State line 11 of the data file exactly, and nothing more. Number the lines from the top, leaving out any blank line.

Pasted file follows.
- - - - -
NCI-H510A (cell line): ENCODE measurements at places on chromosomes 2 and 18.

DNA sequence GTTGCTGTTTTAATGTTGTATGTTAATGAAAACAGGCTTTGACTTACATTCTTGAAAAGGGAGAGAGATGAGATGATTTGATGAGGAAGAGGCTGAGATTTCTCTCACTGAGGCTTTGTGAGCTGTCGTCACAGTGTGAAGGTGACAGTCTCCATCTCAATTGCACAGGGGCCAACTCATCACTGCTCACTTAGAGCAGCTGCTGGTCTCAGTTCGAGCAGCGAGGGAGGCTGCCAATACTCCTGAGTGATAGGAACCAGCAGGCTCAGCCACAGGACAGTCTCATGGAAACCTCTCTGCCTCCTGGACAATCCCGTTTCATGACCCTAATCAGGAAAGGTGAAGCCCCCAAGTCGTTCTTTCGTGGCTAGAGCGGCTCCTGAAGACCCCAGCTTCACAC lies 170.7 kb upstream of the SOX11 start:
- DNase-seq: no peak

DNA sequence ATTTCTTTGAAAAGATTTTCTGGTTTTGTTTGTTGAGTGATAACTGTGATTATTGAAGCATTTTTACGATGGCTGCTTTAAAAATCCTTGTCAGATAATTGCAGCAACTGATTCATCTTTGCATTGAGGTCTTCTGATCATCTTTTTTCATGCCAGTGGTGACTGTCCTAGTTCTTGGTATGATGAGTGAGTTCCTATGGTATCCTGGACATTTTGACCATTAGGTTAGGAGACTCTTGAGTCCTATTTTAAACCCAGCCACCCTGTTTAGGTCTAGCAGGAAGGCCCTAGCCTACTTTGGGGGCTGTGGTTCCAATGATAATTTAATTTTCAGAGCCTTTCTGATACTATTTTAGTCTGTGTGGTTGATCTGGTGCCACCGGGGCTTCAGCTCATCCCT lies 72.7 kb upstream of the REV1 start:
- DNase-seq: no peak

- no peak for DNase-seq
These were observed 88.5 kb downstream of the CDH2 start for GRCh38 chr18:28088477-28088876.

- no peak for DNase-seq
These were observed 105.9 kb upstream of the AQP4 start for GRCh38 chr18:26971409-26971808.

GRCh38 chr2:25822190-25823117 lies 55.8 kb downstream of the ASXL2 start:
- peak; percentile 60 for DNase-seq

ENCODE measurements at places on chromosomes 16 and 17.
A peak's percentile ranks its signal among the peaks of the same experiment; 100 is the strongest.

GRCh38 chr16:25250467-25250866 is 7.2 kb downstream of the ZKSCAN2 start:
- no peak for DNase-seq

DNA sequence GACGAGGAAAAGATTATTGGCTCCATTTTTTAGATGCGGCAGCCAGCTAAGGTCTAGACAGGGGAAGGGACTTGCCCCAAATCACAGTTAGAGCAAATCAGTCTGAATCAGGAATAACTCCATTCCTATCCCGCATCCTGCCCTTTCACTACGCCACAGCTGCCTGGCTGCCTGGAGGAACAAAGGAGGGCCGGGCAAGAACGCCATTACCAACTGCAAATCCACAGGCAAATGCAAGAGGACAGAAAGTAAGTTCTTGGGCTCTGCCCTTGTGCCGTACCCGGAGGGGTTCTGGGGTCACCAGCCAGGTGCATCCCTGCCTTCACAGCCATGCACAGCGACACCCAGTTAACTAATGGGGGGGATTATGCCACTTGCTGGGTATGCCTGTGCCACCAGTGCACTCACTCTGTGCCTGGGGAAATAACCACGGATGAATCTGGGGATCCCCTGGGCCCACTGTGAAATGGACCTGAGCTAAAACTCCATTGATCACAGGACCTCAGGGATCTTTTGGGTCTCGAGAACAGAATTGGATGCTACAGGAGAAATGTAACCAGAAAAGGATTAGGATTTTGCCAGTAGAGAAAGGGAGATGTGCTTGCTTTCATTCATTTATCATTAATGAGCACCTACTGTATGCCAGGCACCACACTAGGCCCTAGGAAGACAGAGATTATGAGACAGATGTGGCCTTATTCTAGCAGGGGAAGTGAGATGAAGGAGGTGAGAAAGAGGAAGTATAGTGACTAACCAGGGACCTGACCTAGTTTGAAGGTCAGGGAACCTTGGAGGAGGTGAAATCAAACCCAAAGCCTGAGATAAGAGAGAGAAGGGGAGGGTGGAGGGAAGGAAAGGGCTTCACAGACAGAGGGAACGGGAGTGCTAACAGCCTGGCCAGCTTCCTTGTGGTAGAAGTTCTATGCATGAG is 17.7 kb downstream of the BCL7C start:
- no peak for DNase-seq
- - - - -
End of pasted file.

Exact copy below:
- peak; percentile 60 for DNase-seq